Yesterday a friend of mine related a criticism of posthumanism often heard from colleagues:  “What is the point of posthumanism if the analysis is still conducted by humans?”  I think this is a good question.  The term postmodernism is itself a highly contested term, meaning a variety of different things, so the question is difficult to answer in a way that will satisfy everyone.  For example, there are the posthumanisms of the transhumanists that imagine fundamentally transforming the human through technological prostheses and genetics.  More recently, David Roden has imagined a “pre-critical posthumanism” that entertains the possibility of the emergence of a new type of intelligent species altogether that would arise from humans, but would no longer be human.  Such a posthumanism would be genuinely posthuman.

While I am intrigued by both of these conceptions of posthumanism, this is not the way in which I intend the term.  As I understand it, a position is posthumanist when it no longer privileges human ways of encountering and evaluating the world, instead attempting to explore how other entities encounter the world.  Thus, the first point to note is that posthumanism is not the rejection or eradication of human perspectives on the world, but is a pluralization of perspectives.  While posthumanism does not get rid of the human as one way of encountering the world, it does, following a great deal of research in post-colonial theory, feminist thought, race theory, gender theory, disability studies, and embodied cognition theory, complicate our ability to speak univocally and universally about something called the human.  It recognizes, in other words, that there are a variety of different phenomenologies of human experience, depending on the embodied experience of sexed beings, our disabilities, our cultural experiences, the technologies to which our bodies are coupled, class, etc.  This point is familiar from the humanist cultural and critical theory of the last few decades.  Posthumanism goes one step further in arguing that animals, microorganisms, institutions, corporations, rocks, stars, computer programs, cameras, etc., also have their phenomenologies or ways of apprehending the world.

I think this is a point that is often missed about OOO.  OOO is as much a theory of perspectives, a radicalization of phenomenology, as it is a theory of entities.  While the various strains of OOO differ amongst themselves, they all share this thesis in common.  There is a phenomenology for, not of, every type of entity that exists.  One of Graham Harman’s central claims is that the difference between a Kantian subject and any other object is a difference in degree, not a difference in kind.  When Harman claims this, his point is that just as Kantian subjects structure the world in a particular way such that they never encounter things-as-they-are-in-themselves, the same is true for all other entities as they relate to the world.  Atoms structure the world in a particular way, just as red pandas structure the world in a particular way.  No entity directly encounters the other entities of the world as they are.  In The Democracy of Objects I argue that every object is an observer or particular point of view on the world, and propose, following Niklas Luhmann, that we need to engage in “second-order observation” or the observation of how other observers observe or encounter the world about them.  In Alien Phenomenology, Ian Bogost proposes a new type of phenomenology, not unlike Jakob von Uexkull’s animal ethology, that investigates how nonhuman entities such as cameras and computer programs encounter the world.  In The Ecological Thought, Timothy Morton formulates a similar idea with his account of strange strangers.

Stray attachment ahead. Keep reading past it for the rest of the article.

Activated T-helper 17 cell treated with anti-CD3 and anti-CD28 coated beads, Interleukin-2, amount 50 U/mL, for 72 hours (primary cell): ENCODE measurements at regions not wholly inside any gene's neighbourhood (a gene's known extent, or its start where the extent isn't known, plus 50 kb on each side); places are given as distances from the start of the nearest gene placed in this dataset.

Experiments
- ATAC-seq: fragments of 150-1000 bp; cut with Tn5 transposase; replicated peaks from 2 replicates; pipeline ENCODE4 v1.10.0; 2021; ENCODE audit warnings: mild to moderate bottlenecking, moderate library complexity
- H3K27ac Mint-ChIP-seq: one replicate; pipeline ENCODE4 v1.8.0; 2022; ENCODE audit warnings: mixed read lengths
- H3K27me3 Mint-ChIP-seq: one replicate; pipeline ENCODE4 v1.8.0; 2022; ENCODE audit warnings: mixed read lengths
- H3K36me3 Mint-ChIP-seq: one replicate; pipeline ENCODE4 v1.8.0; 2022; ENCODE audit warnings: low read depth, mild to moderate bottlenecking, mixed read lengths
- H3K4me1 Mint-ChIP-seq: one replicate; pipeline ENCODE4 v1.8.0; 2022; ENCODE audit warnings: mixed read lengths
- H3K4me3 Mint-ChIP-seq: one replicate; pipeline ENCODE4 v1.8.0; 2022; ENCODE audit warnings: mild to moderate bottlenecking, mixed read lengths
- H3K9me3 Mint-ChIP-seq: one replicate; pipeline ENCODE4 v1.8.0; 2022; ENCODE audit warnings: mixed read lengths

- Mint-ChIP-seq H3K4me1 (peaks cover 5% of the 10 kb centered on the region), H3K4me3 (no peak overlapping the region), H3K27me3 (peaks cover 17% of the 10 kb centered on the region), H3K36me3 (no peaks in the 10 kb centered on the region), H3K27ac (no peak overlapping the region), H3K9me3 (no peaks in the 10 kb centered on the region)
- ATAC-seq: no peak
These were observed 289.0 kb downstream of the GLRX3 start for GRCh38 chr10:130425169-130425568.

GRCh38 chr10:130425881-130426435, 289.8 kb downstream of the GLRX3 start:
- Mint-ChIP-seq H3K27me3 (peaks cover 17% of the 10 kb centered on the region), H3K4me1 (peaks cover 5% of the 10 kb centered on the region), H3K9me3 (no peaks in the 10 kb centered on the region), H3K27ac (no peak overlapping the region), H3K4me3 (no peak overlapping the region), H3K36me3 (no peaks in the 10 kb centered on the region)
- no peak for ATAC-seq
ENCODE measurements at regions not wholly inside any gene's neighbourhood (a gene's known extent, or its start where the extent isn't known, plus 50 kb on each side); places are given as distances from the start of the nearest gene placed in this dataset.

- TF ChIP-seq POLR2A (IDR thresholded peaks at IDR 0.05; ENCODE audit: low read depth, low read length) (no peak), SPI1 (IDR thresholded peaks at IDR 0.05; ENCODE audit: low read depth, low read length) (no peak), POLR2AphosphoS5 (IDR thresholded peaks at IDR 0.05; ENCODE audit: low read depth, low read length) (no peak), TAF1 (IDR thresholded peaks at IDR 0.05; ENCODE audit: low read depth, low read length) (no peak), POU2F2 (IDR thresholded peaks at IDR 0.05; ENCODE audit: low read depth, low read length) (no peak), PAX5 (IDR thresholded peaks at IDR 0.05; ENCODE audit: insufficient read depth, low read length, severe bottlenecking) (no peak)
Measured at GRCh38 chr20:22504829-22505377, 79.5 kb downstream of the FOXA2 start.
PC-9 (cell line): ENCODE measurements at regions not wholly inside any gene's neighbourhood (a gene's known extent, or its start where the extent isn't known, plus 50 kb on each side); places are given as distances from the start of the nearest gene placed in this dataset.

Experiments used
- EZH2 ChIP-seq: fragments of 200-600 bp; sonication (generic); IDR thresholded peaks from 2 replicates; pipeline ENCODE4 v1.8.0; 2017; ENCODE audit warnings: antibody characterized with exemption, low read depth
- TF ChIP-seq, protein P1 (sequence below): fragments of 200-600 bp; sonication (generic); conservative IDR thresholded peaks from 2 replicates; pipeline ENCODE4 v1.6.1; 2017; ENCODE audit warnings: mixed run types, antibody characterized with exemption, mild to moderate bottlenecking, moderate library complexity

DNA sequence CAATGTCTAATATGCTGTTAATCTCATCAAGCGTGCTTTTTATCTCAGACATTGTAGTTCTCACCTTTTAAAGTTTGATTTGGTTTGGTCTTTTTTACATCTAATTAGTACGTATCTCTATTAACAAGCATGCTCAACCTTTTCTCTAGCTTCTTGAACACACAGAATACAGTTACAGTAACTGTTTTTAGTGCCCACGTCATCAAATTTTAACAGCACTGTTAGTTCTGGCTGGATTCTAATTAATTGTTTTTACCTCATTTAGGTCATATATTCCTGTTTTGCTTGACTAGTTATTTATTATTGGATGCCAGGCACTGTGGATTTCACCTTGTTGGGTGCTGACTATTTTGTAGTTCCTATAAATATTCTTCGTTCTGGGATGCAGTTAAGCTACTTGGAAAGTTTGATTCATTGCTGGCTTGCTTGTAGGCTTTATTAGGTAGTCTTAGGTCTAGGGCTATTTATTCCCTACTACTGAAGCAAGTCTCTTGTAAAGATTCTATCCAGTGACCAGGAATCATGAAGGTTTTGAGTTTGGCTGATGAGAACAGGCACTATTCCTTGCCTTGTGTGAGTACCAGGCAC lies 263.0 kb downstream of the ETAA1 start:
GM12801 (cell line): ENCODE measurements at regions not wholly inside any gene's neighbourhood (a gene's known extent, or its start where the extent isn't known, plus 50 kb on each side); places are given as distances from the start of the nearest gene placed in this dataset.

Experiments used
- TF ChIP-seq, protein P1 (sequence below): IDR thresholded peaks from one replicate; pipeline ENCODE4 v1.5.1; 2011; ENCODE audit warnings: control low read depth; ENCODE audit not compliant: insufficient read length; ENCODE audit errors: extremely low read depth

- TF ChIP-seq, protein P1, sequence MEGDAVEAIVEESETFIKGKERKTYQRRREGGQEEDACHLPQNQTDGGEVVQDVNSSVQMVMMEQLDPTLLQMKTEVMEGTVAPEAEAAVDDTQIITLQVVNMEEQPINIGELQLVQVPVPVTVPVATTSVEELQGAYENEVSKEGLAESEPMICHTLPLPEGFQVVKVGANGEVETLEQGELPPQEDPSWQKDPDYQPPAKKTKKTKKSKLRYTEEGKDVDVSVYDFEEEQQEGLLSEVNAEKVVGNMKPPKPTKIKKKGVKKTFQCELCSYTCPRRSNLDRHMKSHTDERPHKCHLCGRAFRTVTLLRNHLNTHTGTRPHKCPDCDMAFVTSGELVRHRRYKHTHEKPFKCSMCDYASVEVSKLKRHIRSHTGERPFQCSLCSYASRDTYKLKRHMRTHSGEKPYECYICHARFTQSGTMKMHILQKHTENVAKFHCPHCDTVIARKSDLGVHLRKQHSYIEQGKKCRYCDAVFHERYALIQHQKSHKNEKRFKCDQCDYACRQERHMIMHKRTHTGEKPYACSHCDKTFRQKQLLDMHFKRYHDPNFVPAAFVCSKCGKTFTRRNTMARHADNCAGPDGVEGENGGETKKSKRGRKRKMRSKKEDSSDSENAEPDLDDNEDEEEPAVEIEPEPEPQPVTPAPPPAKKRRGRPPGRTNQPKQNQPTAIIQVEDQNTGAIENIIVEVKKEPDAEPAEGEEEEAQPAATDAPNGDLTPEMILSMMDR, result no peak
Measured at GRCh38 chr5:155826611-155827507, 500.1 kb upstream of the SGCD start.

This is one of the things that makes the realism of OOO “weird”.  Far from defending one true perspective on the world, OOO instead pluralizes perspectives infinitely, arguing that each entity has its own way of encounter the world about it.  It is a radicalization of perspectivism.  It is an ontology that is fascinated by how bats, cats, shark, tanuki, NASA, quarks, computer games, and black holes “experience” or encounter the world around them.  The realism of OOO is thus not a realism that says “this is the one true way of encountering things”, but rather is a realism that refuses to reduce any entity to what it is for another entity.  The tanuki or Japanese raccoon dog (right) can’t be reduced to how we encounter it.  It is an irreducible and autonomous entity in its own right that also encounters the world about it in a particular way.

Hence the all important distinction between “phenomenology-of” and “phenomenology-for“.  A phenomenology-of investigates how we, us humans, encounter other entities.  It investigates what entities are for-us, from our human perspective.  It is humanist in the sense that it restricts itself to our perspective on the beings of the world.  Though phenomenology has made significant strides in overcoming these problems, it is nonetheless problematic in that it assumes a universality to human experience.  For example, this phenomenology tends to gloss over the worlds of autistics like Temple Grandin, blind people, gendered bodies and how the world is experienced differently by different sexed bodies, people from different cultures, etc.  Even though it talks endlessly about perspectives (horizons), it nonetheless tends to universalize the perspective of its own lived experience.  Luhmann explains well just why this is so, insofar as all observation is based on a prior distinction that contains a blind spot that is unable to mark what it excludes.

By contrast, phenomenology-for is a phenomenological practice that attempts to observe the manner in which another entity experiences the world.  Where phenomenology-of adopts the first person perspective of how I experience the world, where phenomenology-of begins from the unity of that first person perspective on the world and what things are in the world for me, phenomenology-for begins from the disunity of a world fractured into a plurality of perspectives and attempts to enter into the perspectives of these other entities.  In Luhmannian terms, it attempts to “observe the other observer” or “observe how another observer observes the world”.  It begins not from the standpoint of the sameness of experience, but from the standpoint of the difference of experience.